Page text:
How do they go away? They annihilate away, as only matter and antimatter can. But as they do, it gets more and more difficult for the matter and antimatter particles to find one another. Because the Universe is expanding, the density is dropping, and these particles/antiparticles are disappearing, you reach a point where they can no longer find one another. This “leftover” stuff you get, after all the annihilation the Universe can muster, is called freeze-out.
Getting this “frozen out” stuff is a consequence of the Universe being out of thermal equilibrium. For example, for example, at some point, you’re going to be left with a Universe that contains a bunch of muons and anti-muons. Like most particles we know how to make, these are unstable, and will decay. For most particles/antiparticles, like muons/antimuons, this isn’t a big deal. Whatever the particle decays into, the antiparticle will decay into the anti-counterpart, giving you a net gain of nothing.
But some particles are fundamentally different from their antiparticles, and this difference can create more matter than antimatter in the Universe! Here’s how.
Let’s imagine the Universe is filled with a new kind of unstable particle, the positively-charged Q+, and its antiparticle, the negatively-charged Q–. Because of certain conservation laws, they have to have the same mass, the opposite charge, and the same total lifetime.
But they don’t have to be the same in every way. Let’s say the Q+ can decay into either a proton and a neutrino, or into an anti-neutron and a positron. That means the Q– must be allowed to decay into an anti-proton and an anti-neutrino, or into a neutron and an electron.
Although this looks weird, because you sometimes have matter decaying into antimatter and antimatter decaying into matter, there are three important things about this type of decay:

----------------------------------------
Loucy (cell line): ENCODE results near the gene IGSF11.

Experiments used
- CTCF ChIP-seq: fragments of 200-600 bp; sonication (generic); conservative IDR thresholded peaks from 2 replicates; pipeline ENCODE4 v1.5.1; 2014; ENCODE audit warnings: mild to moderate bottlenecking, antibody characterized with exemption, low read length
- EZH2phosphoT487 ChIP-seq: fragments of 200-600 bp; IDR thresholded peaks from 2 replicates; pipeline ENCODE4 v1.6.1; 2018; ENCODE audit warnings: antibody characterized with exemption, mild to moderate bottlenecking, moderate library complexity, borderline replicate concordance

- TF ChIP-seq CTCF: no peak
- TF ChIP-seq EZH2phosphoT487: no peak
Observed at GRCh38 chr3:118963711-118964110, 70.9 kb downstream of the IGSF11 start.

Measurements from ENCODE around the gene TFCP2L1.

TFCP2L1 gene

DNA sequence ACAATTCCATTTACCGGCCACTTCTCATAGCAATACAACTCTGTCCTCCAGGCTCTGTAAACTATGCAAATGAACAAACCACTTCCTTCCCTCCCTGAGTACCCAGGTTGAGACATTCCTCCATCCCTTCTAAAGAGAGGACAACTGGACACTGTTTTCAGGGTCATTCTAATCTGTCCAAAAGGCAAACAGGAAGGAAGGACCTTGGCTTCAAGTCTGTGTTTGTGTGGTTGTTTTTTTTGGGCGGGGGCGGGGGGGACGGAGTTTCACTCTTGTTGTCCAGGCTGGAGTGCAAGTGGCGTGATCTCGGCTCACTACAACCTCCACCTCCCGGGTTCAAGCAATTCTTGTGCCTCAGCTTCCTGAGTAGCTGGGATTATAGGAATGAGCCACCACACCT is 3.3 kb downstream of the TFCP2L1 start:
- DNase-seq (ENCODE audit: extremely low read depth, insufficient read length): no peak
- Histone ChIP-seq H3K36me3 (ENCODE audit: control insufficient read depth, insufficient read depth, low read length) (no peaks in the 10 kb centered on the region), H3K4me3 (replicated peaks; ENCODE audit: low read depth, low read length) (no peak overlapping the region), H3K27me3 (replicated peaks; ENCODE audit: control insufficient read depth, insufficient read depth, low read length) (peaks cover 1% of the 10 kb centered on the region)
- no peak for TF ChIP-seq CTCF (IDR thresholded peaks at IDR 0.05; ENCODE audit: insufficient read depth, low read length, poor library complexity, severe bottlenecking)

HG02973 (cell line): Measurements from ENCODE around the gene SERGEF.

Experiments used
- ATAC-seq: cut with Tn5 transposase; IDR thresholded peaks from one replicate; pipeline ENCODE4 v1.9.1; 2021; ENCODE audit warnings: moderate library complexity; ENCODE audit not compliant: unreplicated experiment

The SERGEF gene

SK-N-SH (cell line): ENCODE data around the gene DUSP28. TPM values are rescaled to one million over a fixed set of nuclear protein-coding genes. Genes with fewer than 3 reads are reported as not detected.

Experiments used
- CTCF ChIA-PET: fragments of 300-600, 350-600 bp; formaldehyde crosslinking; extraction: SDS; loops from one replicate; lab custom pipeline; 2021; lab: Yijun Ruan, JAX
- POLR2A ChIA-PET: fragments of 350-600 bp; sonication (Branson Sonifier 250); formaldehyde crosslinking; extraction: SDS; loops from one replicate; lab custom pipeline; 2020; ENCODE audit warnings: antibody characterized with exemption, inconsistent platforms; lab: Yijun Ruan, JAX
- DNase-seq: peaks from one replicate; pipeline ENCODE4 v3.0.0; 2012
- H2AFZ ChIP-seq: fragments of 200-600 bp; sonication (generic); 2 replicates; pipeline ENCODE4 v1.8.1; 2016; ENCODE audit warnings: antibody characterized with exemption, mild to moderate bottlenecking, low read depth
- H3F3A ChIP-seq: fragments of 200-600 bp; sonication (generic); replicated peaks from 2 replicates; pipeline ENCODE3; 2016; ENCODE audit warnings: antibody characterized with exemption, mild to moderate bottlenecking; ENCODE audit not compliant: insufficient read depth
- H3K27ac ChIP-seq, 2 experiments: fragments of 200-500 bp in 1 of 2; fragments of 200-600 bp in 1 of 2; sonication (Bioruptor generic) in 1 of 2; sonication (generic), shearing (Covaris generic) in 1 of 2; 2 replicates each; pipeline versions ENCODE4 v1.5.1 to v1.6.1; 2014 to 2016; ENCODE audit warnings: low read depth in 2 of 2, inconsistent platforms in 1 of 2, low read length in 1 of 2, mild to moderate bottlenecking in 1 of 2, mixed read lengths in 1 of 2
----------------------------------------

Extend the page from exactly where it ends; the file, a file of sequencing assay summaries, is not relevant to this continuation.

- it allows you to violate the conservation of baryon number. (That is, the number of protons + neutrons combined.)
- This is allowed by the standard model, so long as the number of baryons minus leptons is conserved, and
- it can, if things work out correctly, create more matter than antimatter.
In addition to being out-of-equilibrium, there’s one more thing that we need.
If the percentage of the Q+‘s that become protons and neutrinos is the same as the percentage of Q–‘s that become anti-protons and anti-neutrinos, this won’t help you at all. The protons and anti-protons will be equal in number, and you won’t create any more matter than antimatter.
Same deal with the anti-neutrons/positrons and the neutrons/electrons. But although it’s possible that these individual percentages are equal, it isn’t mandatory. The other possibility is — and this happens in nature — that particles will prefer one type of decay, while antiparticles will prefer a different type!
If this happens, then the Q+‘s would make more protons and neutrinos than the Q–‘s would make anti-protons and anti-neutrinos, while the Q–‘s would make more neutrons and electrons than the Q+‘s would make anti-neutrons and positrons.
Looking solely at the protons/neutrons/anti-protons/anti-neutrons that result from this decay, what would we wind up with?
More matter than anti-matter! In fact, so long as you fulfill these three famous criteria:
- Out-of-equilibrium conditions,
- Baryon-number-violating interactions, and
- C- and CP-violation (the differences in decays, above),
you not only can create more matter than antimatter (or vice versa), but an asymmetry is inevitable. And since something like this is required to create more matter than antimatter in the Universe, and that’s the Universe we have, this is why there’s something instead of nothing!